The World Economic Forum’s Annual Meeting of the New Champions takes place on an annual basis in China, alternating between the cities of Dalian and Tianjin. The forum is affectionately known as the Summer Davos and is quickly building in stature attracting business, government, academic and civil society voices from across the globe. The event focuses on technology and innovation. CNBC Africa first attended the Summer Davos in 2013 with just a handful of African delegates. This year, however, saw a much bigger African contingent with representatives from Rwanda, Mali and South Africa out in full force. This despite the Ebola epidemic which caused many delays in the granting of Chinese visas and resulted in a number of cancellations, most noticeably from the usually sizeable Nigerian delegation.
The gathering involved three days of intense debate over the latest and greatest technological solutions aimed at creating a better world for all. Many of the innovations are specifically focused on solving some of the developing world’s most pressing problems such as health, education, energy and infrastructure deficits. With many of the globe’s brightest young minds wrapped up in intense conversation, the event itself is nothing short of an innovation frontier.
With hundreds of technological innovations on display it’s easy to reach the conclusion that developing economies have the opportunity to leapfrog the developed world by deploying new state of the art technology solutions rather than upgrading old, existing infrastructure. This is particularly true when it comes to solving the energy deficits in emerging markets. Global energy infrastructure is dated in many developed markets, having been rolled out as far back as the 1960s and 1970s. When it comes to deploying new, efficient and cost effective solutions, emerging markets can deploy best-of-breed solutions from the outset. Smart grids, nano batteries and off the grid renewable energy solutions are trail blazing when it comes to electricity provision.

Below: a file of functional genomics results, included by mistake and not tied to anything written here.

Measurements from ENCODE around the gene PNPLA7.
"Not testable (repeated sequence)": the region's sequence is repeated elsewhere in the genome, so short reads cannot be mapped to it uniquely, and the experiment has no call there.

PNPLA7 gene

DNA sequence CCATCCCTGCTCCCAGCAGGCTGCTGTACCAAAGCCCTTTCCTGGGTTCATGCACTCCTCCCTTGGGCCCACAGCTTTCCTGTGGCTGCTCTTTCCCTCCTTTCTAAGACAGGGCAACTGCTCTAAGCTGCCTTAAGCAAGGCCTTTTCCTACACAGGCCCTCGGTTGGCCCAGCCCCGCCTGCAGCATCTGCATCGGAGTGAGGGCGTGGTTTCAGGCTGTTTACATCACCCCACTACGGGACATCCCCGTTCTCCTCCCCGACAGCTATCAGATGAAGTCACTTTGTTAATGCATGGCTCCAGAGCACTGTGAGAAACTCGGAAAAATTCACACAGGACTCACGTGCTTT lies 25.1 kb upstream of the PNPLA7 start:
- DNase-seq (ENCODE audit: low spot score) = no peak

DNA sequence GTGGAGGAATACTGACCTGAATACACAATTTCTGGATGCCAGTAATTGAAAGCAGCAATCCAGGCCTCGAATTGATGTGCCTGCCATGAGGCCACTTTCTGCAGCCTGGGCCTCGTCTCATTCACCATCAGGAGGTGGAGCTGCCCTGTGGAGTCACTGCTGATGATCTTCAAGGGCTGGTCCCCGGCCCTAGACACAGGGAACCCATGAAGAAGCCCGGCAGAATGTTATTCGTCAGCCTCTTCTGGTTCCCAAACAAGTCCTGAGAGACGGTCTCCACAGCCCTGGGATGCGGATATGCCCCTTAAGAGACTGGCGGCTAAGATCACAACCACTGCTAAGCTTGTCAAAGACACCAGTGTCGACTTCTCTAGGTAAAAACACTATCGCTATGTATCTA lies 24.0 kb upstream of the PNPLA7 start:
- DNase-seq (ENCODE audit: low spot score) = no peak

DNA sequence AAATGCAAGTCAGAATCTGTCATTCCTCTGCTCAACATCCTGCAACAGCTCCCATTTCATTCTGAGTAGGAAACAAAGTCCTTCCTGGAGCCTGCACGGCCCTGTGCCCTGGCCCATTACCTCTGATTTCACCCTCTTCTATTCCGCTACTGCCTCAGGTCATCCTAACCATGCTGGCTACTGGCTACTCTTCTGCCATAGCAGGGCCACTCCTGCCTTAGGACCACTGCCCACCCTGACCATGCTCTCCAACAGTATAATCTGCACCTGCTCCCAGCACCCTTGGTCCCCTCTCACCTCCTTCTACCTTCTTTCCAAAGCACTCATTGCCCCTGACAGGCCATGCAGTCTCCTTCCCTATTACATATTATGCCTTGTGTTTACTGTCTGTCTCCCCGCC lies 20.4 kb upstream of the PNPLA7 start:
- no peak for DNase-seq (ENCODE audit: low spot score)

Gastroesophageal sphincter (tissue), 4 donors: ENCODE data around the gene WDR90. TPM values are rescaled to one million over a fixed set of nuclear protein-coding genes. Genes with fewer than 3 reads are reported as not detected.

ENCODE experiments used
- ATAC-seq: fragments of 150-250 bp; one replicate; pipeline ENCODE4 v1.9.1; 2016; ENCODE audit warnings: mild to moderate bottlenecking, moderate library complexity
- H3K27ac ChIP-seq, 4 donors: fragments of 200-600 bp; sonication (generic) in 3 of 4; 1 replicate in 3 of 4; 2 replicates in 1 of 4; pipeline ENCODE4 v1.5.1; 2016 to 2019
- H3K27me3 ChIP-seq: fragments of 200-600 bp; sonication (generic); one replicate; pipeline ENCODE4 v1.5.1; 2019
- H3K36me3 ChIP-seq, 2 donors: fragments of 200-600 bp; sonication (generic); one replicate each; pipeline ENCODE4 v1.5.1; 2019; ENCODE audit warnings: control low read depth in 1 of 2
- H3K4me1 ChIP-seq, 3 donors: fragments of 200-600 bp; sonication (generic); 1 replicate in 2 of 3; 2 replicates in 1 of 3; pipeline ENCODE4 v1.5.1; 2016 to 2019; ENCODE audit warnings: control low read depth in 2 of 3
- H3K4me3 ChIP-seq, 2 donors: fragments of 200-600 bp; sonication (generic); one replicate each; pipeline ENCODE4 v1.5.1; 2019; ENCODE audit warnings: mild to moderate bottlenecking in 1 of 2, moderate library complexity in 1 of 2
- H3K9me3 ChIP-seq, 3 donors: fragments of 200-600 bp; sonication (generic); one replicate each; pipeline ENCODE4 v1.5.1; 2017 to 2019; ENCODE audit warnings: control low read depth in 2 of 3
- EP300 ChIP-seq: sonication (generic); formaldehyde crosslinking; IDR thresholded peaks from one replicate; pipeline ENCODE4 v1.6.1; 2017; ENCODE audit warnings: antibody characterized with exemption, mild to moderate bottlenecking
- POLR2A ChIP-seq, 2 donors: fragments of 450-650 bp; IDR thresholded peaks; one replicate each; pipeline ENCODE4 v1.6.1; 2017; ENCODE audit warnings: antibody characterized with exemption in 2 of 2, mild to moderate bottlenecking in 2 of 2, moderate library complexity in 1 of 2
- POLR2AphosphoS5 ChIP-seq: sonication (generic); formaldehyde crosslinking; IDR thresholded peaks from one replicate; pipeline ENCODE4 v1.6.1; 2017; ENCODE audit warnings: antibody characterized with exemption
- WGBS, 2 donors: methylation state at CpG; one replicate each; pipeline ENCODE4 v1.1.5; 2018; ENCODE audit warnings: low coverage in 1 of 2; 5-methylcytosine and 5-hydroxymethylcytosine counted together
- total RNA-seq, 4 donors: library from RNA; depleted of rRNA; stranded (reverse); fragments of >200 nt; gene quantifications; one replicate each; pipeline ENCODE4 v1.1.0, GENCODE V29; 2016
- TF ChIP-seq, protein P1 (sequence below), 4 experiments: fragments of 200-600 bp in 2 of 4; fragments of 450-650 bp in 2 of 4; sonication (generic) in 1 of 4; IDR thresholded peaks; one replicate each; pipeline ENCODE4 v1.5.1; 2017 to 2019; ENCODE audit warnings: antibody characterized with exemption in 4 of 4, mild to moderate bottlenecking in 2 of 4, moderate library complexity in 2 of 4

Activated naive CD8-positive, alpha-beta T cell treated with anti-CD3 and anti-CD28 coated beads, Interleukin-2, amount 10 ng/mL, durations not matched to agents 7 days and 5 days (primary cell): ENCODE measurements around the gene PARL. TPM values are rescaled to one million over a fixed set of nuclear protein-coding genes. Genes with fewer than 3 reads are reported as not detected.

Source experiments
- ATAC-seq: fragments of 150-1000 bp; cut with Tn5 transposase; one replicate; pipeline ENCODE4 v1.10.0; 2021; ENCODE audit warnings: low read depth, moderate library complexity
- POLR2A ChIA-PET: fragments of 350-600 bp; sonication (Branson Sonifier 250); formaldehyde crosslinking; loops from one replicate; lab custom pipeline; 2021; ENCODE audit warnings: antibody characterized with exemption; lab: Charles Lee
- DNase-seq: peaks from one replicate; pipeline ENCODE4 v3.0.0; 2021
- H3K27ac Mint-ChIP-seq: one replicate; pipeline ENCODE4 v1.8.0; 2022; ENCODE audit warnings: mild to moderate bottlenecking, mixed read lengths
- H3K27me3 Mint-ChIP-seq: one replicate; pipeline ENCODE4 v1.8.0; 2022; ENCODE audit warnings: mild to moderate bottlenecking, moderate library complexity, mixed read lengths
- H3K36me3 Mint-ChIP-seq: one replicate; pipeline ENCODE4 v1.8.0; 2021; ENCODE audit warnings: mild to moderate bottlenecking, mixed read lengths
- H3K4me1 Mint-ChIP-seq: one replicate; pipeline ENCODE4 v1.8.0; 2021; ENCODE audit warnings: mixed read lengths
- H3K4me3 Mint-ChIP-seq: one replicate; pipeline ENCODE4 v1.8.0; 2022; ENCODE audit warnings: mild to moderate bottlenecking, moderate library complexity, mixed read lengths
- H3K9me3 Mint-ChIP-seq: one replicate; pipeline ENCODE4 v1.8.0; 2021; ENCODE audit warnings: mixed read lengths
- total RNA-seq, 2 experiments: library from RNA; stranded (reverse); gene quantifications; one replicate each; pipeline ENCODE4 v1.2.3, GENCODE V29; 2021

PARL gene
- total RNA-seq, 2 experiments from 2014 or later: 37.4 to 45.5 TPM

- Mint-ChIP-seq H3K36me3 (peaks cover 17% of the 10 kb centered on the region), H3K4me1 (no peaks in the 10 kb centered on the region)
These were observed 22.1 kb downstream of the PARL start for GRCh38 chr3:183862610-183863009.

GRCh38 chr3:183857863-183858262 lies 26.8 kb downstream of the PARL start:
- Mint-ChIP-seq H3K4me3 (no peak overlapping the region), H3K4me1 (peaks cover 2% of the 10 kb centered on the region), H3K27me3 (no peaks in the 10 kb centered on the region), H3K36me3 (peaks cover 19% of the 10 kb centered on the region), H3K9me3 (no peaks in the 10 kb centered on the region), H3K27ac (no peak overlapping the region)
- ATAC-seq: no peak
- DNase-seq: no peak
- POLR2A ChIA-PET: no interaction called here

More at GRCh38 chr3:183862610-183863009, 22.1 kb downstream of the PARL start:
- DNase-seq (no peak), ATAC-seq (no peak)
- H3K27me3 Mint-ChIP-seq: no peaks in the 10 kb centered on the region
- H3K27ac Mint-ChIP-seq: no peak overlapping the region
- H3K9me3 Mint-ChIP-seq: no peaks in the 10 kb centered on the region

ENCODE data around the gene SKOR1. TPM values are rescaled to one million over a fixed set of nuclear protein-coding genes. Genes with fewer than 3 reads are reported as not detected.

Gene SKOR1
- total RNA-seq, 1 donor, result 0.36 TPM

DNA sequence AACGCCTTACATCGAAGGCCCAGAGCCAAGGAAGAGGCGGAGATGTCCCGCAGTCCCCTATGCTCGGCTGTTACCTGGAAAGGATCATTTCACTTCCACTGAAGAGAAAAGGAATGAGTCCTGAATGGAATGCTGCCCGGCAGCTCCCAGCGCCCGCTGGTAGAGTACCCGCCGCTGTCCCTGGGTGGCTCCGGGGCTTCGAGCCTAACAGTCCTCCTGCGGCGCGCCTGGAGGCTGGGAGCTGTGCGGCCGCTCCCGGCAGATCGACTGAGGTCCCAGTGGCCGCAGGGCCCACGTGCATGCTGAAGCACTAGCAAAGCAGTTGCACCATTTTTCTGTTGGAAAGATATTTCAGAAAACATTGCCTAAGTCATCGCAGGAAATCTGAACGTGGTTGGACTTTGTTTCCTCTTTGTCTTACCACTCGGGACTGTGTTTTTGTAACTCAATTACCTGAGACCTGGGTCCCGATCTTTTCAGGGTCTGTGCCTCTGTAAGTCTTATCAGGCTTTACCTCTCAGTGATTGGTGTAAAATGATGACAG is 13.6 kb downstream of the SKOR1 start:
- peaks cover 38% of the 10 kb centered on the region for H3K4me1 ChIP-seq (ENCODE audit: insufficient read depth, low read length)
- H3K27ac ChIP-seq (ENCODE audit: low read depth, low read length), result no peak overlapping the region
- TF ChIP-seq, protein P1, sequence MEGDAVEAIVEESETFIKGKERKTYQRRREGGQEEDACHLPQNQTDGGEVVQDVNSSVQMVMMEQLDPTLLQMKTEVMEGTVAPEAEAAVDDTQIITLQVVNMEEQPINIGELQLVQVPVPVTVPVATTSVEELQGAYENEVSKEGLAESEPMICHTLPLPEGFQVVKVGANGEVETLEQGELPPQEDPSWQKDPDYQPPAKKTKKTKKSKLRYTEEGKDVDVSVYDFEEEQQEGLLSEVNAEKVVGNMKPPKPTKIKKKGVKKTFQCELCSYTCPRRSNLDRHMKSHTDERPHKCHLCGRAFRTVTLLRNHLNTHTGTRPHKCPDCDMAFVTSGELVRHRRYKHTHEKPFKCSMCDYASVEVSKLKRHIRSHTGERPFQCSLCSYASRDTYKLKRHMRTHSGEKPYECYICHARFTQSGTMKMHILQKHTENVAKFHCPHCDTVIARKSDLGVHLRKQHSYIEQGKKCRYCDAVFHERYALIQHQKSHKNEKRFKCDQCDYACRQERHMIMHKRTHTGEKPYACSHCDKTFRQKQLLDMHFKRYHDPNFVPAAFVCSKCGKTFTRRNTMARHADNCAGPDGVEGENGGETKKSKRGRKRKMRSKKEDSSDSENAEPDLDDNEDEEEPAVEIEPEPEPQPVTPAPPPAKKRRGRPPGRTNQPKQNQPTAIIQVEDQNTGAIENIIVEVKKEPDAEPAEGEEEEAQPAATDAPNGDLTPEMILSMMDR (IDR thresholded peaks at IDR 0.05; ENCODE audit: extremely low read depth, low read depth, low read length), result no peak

The digital world we now live in is fast paced and ruthless. You simply can’t ignore the tsunami of technological innovations facing both individuals and businesses on a daily basis. Adapt or die was the phrase often repeated at the Meijiang Convention Center where the conference was hosted. New businesses have appeared out of nowhere, think Alibaba, Amazon and Uber, all of which challenge traditional models and use digital savvy to come out on top. Traditional business models, now more than ever, face extinction. Businesses are scraping at the coalface, trying to stay close to their customers where innovation is forcing a consumer revolution. Customers have the upper hand in a world where information is ubiquitous and fast eliminating competitive advantage.
One of the key discussion points in Tianjin focused on the skills needed to survive in this ever changing world, where robotics are becoming the norm and automation a necessity. Science, technology, engineering and maths skills (STEM skills) are a must for children growing up in this digital jungle. It’s all about blended learning of practical applications for the real world and less about reciting facts day in and day out as many traditional education systems are premised on and that have very little to do with equipping an individual for this dynamic work environment. Don’t forget this is a world where a couple of kids in a garage piece together a new app that, overnight, launches them into the billionaire stratosphere.
Everywhere automation is impacting traditional jobs, but just as those jobs are being lost they are being supplemented by job creation in the digital and technological space. The revolution in the retail market has been created by online shopping. McKinsey recently released a report indicating that 80% of all purchases are now researched online before they are bought. Widespread comparisons are quickly being made and prices are being forced down – the customer, now more than ever, is king.
Innovation is also forcing companies to look at how they are internally wired. Digital supply chains are improving internal efficiencies and fast eliminating hybrid supply chains, consisting of part paper and part digital elements. Information is ubiquitous and in some instances carries very little value because it is so widely disseminated.
For me, perhaps most striking is the reality of 3D printing. Imagine being able to print a bicycle and cycle off into the mountains. Brace yourself, this is our new reality.